To Madang with Japanese friends

Students at Boregaina Primary School in Rigo, Central testing out their new water taps funded by the Japanese government and facilitated by Unicef under their Wash project.

IT was Tuesday, March 22, my Cassian’s seventh birthday that I took my first duty travel. It was to Madang which I wished was to Vanimo instead.
Coincidently, the day was also marked my three months of working in the “big red house” at Waigani.
I woke up at 5am not with excitement but sadness as I grabbed my bag and headed for the airport to catch the flight to Madang with the team from the Japanese embassy.
At the check-in counter, Allan Eko from the embassy was standing in front of me but little did I know I did I know that we were going on the same flight to Madang.
Few minutes after standing at the check-in counter, along come the rest of the delegation from the Japanese embassy who would be joining us for the tour of Madang. I was so impressed by the warm hospitality by Donalyn and Satoshi who were very enthusiastic and curious as we walked into the boarding lounge.
Allan, the nice guy, gave me a merchandised Jica mask and told me that he had travelled to Madang so many times and this trip would be his 19th. I introduced myself as a young reporter and obviously from Sepik.
By 7am we boarded PX110 to Madang and arrived at Madang airport at 8am to a warm welcome by the officers of Madang Provincial Administration.
There were two policemen who escorted the media team in a 10-seater vehicle and off we went to the Madang Resort Hotel. I was excited as we drove along the Modilon Road down to Kasagten Road with a feeling of home-coming to my sweet home, Beautiful Madang. We checked in at the Madang Resort and by 9am the tours began.
The media was a reporter and cameraman from NBC in Port Moresby and a reporter from Post Courier in Lae and yours truly. They were all known media colleagues and I was so hyped up to tag along with them.
The Madang main market was my favorite place to visit every time I am in Madang. And sure enough, that was the first site we visited that morning.
The Japan International Cooperation Agency (Jica) team led by Ambassador Nobuyuki Watanabe along the members of the Madang Provincial Administration and the media team had a 30-minute visit to the main market and the fish market. Both facilities were funded by the Japanese government and since their establishment in 2016, the people of Madang have been benefitting from them by selling their local produce.
I had a good chat with few of the vendors and they happily told me that the main market and fish market have helped them to sustain their livelihood. I asked the town market manager if they did collect market fees from the vendors and he said yes.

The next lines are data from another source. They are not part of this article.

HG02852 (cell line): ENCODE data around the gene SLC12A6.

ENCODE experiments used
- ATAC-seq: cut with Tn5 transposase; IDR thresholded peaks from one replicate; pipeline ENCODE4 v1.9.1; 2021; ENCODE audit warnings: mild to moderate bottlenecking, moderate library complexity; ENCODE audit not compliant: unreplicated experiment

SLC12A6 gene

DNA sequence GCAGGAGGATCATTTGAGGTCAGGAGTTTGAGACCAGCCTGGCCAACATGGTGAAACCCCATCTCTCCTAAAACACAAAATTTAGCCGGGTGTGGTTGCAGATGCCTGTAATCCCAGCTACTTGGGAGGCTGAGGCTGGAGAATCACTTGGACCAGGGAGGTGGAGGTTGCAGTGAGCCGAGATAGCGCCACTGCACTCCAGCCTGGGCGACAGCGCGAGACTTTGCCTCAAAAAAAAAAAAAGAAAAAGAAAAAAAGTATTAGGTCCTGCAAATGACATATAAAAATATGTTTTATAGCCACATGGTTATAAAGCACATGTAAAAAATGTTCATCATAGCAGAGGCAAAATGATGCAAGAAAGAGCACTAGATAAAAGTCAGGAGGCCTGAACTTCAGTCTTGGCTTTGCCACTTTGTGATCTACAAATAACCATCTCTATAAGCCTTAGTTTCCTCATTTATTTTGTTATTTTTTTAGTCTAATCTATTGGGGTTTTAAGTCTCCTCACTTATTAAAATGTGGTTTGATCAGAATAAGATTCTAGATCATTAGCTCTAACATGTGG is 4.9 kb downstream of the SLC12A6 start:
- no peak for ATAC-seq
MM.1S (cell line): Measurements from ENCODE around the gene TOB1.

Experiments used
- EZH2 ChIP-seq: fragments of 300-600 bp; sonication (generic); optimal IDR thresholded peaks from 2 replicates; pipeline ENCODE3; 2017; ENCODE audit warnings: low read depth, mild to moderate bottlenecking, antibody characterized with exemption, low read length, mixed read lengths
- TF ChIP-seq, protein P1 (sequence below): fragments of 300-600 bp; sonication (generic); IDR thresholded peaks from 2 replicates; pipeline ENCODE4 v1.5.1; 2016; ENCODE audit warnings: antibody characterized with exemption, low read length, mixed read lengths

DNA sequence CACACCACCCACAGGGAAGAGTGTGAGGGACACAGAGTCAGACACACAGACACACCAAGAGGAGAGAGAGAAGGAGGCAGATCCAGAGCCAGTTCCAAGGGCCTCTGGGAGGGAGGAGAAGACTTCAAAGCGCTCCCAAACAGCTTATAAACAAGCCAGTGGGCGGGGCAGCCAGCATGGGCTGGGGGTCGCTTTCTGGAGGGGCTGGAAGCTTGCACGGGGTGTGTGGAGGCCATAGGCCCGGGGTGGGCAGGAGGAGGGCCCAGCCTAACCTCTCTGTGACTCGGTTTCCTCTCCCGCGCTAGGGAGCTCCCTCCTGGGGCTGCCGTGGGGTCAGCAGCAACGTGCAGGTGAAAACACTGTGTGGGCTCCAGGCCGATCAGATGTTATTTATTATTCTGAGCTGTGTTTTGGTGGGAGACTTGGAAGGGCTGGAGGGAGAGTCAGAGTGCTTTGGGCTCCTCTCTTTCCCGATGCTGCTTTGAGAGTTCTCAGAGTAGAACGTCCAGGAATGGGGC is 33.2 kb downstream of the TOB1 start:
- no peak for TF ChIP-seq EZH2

Ruth Walter, a Grade 6 students at Kil Primary School in Madang’s South Coast fetching water from one of the two tanks donated by the Japanese government through its grassroots programme.

“The highlanders sitting on the benches are charged K5 while the coastal people who sit outside on the concrete pavements pay K3,” he told me.
I was saddened by the fact that locals from Madang sit under the hot sun while the others sit comfortably under the building. I thought the market facility was built to serve the interest of the locals but that is not entirely so.
The Madang town market was rehabilitated to contribute to the sustainable economic development of the Madang region by providing an environment where agricultural and fishery products can be hygienically and efficiently distributed. The total cost of the project was K26 million from the Japanese scheme grant aid.
By 10am we went to visit the rice mill at the Department of Agriculture and Livestock premises. The local rice farmers were all happy to explain how they grew and milled rice with the introduction of their locally grown ‘Marasin’ rice.
Rice is one of the important staple foods in Papua New Guinea. However, large quantities of rice are imported annually, while domestic production is limited. Imported rice is expensive for ordinary people, especially subsistence farmers in rural areas.
An official from the Department of Agriculture and Livestock in Madang assured the local rice farmers that there was land in the Middle Ramu District and the department was carrying out a feasibility study for rice farming with funding of K2 million by the Madang Provincial Administration. To my amazement, I found out from Ambassador Watanabe that the project (phase one and two) for the promotion of smallholder rice production cost approximately K19.2million.
“The first phase of the project was from December 2002 to November 2008 and cost about K11.2 million while the second phase from December 2011 to November 2015 cost approximately K8 million. The targeted provinces that benefitted from the project were East Sepik, Madang, Milne Bay and Manus,” he said.
Ambassador Watanabe told me that the project was for smallholder rice farmers to expand their production by applying and improving the model farm approach and its support system to the targeted province.
“Sustainable subsistence rice farming is practiced by smallholders by developing and applying the support system for model farmers,” he said.
The main activities involved in the projects were training of the model farmers, establishment of the model milling center, training of operators of the milling machine and development of manual on operation and maintenance of the milling machines and distribution of seeds.
The visit was brief but so many emotions of gratitude and appreciation were shown by the local rice farmers in Madang.
By 2pm, the media team and the team from the Japanese Embassy visited the Modilon General Hospital now managed by the Madang Provincial Health Authority.
Hospital Chief Executive officer Fidelis Waipma warmly welcomed Ambassador Watanabe and all his delegates into the conference room for a discussion about hospital projects that were funded by the Japanese government. We had the opportunity to visit all the Japanese-funded facilities within the vicinity of the hospital.